I too need to catch my thoughts and learn to replace them. In many ways, our feelings tell us what we are thinking. Whenever you feel uneasy inside, or
upset and can’t figure out why, ask yourself: “What was I just thinking?” Chances are you were not being very nice to yourself. So, how do I change my
thoughts? I will give you some examples below; the key here is practice, you need to learn to change this “habit of the mind” until it becomes healthy
again. This happens through repetition, just like you learn anything new. Our thought may be rational or irrational.
Thought: I can’t believe I said that, it was so stupid! Stop the thought by imagining a STOP sign.
Replace thought: My idea was
good, and I will work at making it
Thought: I am a bad mother.
Stop the thought by imagining a
Replace thought: I love my children
and I do the best I can. I will try to
Thought: I can’t believe I did such a
Stop the thought by imagining a
Replace thought: I did good so far,
I will continue to work on it.
Thought: My husband is going to
leave me, I know it.
Stop the thought by imagining a
Replace thought: I notice we have
been distant lately; I need to talk to
my husband and connect again.
Thought: I always burn our dinner,
I am a terrible cook.Stop the thought by imagining a STOP sign.
Replace Thought: I guess we’ll have
to go out tonight, I am a good cook
most of the time.
Thought: My wife is having an affair.
Stop the thought by imagining a
Replace thought: I love my wife; I
need to find out why she seems so
Thought: My child will drown if he
goes to the pool party without me.
Stop the thought by imagining a
Replace thought: My child will have
a wonderful time at the pool party
with lots of adults watching him.
Thought: I hate my job.
Stop the thought by imagining a
Replace thought: I am thankful to
have a job. Maybe soon I will start
looking for something I like better,
meanwhile I will enjoy it.
A Boundary defines where I end and someone else begins, giving me a sense of ownership. It shows me what I need to take care of and what others need
to take care of. When we lack boundaries our lives feel out of control because we tend to take on situations that are not ours to take on, but others. We are
able to establish what we will do and what we will not do. When we communicate our needs in a healthy way and stick to it, we learn that it is safe and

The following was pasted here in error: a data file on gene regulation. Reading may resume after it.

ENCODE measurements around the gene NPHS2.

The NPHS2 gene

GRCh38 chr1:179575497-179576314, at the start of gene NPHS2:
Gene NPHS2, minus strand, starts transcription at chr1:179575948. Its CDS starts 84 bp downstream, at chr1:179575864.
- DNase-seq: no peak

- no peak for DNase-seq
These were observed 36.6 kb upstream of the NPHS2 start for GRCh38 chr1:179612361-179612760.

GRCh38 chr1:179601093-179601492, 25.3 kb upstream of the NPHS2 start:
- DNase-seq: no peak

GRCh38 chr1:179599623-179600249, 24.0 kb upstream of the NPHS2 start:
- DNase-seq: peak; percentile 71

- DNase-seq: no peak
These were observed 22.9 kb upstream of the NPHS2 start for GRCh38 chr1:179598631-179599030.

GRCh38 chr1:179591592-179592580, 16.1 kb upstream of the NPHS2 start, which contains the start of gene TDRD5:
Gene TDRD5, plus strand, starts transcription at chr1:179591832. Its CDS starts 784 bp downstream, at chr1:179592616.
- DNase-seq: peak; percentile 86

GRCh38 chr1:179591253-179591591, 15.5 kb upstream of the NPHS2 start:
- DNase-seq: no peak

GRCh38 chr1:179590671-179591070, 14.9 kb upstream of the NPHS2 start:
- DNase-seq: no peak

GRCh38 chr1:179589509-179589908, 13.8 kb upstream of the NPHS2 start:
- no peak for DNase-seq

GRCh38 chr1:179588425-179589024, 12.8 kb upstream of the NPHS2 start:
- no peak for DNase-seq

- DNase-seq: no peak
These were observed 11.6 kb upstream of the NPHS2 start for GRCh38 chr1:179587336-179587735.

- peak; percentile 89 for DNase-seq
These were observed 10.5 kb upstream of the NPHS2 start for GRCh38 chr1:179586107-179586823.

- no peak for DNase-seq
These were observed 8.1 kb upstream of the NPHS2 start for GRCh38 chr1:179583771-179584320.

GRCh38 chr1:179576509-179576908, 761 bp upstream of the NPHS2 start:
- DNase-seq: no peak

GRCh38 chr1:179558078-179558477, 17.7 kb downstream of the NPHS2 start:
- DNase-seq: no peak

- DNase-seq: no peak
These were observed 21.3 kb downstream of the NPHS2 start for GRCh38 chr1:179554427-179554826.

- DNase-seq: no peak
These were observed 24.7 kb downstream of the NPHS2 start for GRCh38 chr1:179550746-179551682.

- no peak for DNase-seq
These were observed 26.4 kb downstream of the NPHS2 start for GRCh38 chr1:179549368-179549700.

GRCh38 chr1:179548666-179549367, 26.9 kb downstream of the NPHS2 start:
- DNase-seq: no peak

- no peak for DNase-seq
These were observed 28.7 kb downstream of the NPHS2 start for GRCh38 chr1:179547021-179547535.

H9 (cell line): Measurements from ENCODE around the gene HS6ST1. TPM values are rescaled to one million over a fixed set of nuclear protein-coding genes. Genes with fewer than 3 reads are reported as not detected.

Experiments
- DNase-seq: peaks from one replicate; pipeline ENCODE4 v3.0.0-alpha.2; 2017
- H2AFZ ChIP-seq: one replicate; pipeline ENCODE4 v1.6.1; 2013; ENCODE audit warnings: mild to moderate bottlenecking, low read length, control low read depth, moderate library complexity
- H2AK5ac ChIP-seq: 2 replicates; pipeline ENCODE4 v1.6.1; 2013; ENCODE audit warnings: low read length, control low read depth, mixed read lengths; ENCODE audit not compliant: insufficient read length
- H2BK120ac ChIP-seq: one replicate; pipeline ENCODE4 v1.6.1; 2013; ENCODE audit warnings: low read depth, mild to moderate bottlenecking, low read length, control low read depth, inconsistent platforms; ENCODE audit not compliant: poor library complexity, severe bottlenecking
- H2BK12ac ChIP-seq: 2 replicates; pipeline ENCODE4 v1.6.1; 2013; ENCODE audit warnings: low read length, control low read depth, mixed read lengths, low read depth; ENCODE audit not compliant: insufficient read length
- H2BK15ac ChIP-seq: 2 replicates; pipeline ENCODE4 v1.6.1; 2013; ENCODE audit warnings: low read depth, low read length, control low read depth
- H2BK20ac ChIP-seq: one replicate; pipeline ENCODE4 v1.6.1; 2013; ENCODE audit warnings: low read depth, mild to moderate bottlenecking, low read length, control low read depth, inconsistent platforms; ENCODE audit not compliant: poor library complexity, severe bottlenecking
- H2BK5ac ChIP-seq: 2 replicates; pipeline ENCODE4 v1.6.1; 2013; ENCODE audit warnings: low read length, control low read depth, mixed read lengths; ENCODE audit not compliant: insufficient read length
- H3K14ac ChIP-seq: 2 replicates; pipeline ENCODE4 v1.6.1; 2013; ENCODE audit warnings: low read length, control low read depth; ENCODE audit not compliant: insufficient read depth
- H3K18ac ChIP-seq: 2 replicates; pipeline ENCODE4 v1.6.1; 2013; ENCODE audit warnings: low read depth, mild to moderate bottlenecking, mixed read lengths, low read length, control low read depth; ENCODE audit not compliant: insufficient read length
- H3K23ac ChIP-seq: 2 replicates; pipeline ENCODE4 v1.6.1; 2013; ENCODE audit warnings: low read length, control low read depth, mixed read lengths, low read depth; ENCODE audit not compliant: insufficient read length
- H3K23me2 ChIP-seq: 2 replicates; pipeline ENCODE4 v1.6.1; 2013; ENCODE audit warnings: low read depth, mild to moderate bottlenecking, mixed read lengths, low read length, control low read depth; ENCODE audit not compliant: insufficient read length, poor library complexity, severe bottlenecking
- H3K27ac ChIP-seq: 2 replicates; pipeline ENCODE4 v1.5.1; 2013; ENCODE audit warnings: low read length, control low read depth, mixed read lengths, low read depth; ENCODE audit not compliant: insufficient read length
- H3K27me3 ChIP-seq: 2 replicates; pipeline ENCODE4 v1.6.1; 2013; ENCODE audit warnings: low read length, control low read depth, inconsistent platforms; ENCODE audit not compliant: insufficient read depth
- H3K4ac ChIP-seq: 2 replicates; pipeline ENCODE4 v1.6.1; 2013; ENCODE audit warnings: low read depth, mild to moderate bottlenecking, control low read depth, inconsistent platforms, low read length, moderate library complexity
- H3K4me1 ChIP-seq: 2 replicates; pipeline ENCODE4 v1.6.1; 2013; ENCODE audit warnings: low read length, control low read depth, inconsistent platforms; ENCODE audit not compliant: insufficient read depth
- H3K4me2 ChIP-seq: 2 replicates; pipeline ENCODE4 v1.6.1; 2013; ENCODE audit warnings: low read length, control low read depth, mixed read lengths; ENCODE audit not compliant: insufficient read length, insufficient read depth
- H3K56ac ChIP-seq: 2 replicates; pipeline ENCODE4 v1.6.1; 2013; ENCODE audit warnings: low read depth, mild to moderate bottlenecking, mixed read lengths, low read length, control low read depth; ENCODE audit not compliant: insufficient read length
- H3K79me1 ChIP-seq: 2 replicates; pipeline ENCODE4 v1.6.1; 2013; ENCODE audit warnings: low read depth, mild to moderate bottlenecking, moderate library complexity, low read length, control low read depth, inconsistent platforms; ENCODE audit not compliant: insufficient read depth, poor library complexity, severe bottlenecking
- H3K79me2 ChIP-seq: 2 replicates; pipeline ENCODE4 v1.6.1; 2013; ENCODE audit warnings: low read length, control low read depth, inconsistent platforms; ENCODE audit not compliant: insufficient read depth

peaceful to know what to expect when possible.
Boundaries teach us what is mine to worry about and what is not; how much I want to participate or not; to know it is OK to say no and still be friends; and
also to accept the “No” of others. We learn to live peacefully and comfortably with most people. We can determine if someone is taking advantage of us
and when we need to distance ourselves from unsafe people.
What is assertiveness? It Is an attitude and a way of acting in any situation where you need to express your feelings, ask for what you want, or say no to
something you don’t want. Attitude is an inward feeling expressed by an outward behavior. It is the ability to communicate our own needs and wants
in a healthy manner. We communicate our thoughts, feelings, needs and desires, what we want and don’t want in a healthy confident way.
When we learn the skill of assertiveness, we leave the other person feeling positive about the communication that took place, not defensive and humiliated.
Assertiveness simply means to communicate our feelings in a clear, caring and loving way. Assertiveness is not aggressiveness; it is actually the opposite.
When you communicate assertively you learn to express your wishes in a loving way.
All these tools above will help you release stress.
Relaxation and Meditation are key to bring our stress hormones under control and will help us to think rationally and healthily. We need to be kind and
compassionate to ourselves. Meditation helps us change our relationship to stress, thus changing how we feel and think. Things that are legitimately
exciting or “stressful in a good way” can be enjoyed when we are relaxed.
Everett and Silvia live in San Jose California and have 3 grown children. They attend a local community church. Silvia is a certified (American Association of
Christian Counselors) life coach and certified mediator. She speaks to churches, women’s retreats, small groups, about stress, boundaries and life issues. She
also counsels individuals.